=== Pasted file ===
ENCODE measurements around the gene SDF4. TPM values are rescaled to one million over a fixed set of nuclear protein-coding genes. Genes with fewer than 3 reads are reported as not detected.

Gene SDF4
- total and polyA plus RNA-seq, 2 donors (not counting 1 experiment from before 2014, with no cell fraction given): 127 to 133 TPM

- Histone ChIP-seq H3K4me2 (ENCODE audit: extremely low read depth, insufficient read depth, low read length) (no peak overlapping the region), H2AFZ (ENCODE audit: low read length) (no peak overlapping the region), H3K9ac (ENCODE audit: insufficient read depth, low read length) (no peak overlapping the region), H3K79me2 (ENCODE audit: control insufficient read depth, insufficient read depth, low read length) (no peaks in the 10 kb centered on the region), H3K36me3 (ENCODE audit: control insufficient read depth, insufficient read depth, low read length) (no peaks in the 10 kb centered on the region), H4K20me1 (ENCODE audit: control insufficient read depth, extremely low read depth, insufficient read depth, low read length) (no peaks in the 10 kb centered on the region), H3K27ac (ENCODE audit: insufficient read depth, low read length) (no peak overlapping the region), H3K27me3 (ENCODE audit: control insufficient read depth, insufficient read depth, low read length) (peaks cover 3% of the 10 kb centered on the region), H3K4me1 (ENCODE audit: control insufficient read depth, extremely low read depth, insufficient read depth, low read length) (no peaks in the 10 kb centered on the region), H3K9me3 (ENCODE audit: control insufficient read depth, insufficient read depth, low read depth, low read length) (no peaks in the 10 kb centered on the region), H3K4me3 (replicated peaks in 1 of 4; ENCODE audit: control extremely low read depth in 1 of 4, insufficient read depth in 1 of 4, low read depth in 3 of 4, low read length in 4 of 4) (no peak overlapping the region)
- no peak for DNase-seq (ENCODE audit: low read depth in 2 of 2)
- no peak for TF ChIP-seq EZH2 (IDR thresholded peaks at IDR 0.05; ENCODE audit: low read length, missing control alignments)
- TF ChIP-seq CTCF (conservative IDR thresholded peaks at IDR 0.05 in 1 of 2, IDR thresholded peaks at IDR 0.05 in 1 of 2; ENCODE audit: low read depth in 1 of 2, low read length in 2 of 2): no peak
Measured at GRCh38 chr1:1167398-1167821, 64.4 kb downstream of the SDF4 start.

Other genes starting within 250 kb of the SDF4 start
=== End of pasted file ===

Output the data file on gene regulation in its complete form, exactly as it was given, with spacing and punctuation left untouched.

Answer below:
ENCODE measurements around the gene SDF4. TPM values are rescaled to one million over a fixed set of nuclear protein-coding genes. Genes with fewer than 3 reads are reported as not detected.

Gene SDF4
- total and polyA plus RNA-seq, 2 donors (not counting 1 experiment from before 2014, with no cell fraction given): 127 to 133 TPM

- Histone ChIP-seq H3K4me2 (ENCODE audit: extremely low read depth, insufficient read depth, low read length) (no peak overlapping the region), H2AFZ (ENCODE audit: low read length) (no peak overlapping the region), H3K9ac (ENCODE audit: insufficient read depth, low read length) (no peak overlapping the region), H3K79me2 (ENCODE audit: control insufficient read depth, insufficient read depth, low read length) (no peaks in the 10 kb centered on the region), H3K36me3 (ENCODE audit: control insufficient read depth, insufficient read depth, low read length) (no peaks in the 10 kb centered on the region), H4K20me1 (ENCODE audit: control insufficient read depth, extremely low read depth, insufficient read depth, low read length) (no peaks in the 10 kb centered on the region), H3K27ac (ENCODE audit: insufficient read depth, low read length) (no peak overlapping the region), H3K27me3 (ENCODE audit: control insufficient read depth, insufficient read depth, low read length) (peaks cover 3% of the 10 kb centered on the region), H3K4me1 (ENCODE audit: control insufficient read depth, extremely low read depth, insufficient read depth, low read length) (no peaks in the 10 kb centered on the region), H3K9me3 (ENCODE audit: control insufficient read depth, insufficient read depth, low read depth, low read length) (no peaks in the 10 kb centered on the region), H3K4me3 (replicated peaks in 1 of 4; ENCODE audit: control extremely low read depth in 1 of 4, insufficient read depth in 1 of 4, low read depth in 3 of 4, low read length in 4 of 4) (no peak overlapping the region)
- no peak for DNase-seq (ENCODE audit: low read depth in 2 of 2)
- no peak for TF ChIP-seq EZH2 (IDR thresholded peaks at IDR 0.05; ENCODE audit: low read length, missing control alignments)
- TF ChIP-seq CTCF (conservative IDR thresholded peaks at IDR 0.05 in 1 of 2, IDR thresholded peaks at IDR 0.05 in 1 of 2; ENCODE audit: low read depth in 1 of 2, low read length in 2 of 2): no peak
Measured at GRCh38 chr1:1167398-1167821, 64.4 kb downstream of the SDF4 start.

Other genes starting within 250 kb of the SDF4 start